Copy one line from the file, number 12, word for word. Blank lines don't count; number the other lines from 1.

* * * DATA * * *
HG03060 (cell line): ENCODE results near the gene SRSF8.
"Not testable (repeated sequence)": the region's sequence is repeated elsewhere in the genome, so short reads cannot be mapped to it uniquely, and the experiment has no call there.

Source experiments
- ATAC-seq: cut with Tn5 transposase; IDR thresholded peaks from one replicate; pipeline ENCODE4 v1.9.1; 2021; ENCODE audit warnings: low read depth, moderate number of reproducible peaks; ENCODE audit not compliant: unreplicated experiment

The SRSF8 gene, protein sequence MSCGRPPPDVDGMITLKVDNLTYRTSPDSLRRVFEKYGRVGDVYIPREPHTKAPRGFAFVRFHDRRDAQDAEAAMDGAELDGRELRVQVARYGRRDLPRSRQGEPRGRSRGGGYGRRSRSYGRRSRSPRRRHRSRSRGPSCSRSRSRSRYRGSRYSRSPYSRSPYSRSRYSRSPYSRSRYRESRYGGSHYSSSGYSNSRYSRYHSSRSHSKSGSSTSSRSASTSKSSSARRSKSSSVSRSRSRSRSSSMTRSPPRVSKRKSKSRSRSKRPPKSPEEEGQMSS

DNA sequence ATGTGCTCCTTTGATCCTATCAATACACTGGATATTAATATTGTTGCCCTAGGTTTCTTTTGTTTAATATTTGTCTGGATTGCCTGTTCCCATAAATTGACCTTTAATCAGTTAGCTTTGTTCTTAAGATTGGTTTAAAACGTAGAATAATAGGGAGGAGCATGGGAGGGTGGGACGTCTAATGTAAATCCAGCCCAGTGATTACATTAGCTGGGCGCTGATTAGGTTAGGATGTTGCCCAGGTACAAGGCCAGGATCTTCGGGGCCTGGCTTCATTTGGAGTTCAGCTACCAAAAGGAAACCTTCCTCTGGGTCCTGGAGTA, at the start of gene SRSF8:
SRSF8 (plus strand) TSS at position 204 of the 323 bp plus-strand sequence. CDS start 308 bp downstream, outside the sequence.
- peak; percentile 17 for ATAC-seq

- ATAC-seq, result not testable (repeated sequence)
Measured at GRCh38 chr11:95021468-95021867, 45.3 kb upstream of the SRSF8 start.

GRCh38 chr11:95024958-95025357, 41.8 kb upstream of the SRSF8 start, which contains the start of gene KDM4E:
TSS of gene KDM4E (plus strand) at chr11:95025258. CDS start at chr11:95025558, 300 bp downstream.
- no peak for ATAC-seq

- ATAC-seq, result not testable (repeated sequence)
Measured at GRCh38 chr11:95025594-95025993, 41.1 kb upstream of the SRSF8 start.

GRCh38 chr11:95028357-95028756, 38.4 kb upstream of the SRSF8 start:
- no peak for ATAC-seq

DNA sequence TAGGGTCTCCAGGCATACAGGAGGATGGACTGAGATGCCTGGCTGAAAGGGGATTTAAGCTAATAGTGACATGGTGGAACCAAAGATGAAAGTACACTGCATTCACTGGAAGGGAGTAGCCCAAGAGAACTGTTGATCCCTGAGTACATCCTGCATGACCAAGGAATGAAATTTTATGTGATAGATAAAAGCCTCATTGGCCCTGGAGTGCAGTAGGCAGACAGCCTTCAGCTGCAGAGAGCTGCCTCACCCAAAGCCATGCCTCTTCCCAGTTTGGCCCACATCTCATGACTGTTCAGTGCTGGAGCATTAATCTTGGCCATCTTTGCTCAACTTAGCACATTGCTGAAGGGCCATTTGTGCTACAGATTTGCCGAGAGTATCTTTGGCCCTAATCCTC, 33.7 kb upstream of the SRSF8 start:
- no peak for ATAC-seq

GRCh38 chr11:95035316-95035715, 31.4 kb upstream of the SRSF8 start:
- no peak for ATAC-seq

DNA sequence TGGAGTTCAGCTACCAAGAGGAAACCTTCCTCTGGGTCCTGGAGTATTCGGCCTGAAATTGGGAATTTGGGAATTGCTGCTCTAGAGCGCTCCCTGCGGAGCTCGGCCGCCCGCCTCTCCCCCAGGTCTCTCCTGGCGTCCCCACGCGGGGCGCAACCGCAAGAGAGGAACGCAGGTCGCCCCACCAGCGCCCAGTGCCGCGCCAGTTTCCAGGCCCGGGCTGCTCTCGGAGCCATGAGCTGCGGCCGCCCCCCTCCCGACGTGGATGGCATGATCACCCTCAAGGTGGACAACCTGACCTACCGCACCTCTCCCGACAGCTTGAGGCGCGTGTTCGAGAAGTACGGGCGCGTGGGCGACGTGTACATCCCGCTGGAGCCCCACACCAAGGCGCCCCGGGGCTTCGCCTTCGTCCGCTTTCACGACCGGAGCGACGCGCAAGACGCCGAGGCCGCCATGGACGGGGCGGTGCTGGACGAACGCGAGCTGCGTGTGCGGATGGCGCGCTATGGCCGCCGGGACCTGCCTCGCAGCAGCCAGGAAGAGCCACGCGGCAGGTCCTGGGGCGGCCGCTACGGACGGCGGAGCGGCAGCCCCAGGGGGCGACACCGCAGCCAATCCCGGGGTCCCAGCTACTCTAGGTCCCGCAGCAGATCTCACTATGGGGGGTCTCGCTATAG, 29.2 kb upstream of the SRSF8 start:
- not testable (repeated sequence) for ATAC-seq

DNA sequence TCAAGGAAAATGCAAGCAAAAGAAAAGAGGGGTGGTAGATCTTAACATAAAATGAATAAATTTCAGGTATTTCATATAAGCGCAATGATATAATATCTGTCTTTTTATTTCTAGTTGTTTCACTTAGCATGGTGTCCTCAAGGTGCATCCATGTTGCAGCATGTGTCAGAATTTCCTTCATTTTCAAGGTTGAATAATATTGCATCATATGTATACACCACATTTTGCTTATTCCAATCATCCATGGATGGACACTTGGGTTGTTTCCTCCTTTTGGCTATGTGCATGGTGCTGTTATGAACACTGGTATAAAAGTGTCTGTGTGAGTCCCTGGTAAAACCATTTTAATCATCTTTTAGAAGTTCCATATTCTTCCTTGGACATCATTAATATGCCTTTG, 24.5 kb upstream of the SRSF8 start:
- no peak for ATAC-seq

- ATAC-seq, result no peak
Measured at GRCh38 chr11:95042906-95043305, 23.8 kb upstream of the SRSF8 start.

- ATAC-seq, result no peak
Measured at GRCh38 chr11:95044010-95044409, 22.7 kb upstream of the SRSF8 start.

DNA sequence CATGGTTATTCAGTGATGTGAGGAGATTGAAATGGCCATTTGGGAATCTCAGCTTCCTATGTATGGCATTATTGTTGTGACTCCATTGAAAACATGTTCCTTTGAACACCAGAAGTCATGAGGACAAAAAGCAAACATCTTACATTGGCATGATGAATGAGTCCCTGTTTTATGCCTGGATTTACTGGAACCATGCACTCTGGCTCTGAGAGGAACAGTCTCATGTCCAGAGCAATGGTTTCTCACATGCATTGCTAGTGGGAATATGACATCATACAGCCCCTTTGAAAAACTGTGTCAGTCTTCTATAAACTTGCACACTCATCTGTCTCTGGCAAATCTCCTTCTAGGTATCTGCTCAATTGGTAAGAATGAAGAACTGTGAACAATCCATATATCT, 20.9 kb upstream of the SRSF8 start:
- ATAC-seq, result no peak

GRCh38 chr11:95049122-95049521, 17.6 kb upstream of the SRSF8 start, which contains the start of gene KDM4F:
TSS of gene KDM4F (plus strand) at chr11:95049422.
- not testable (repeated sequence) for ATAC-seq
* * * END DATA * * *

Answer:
TSS of gene KDM4E (plus strand) at chr11:95025258. CDS start at chr11:95025558, 300 bp downstream.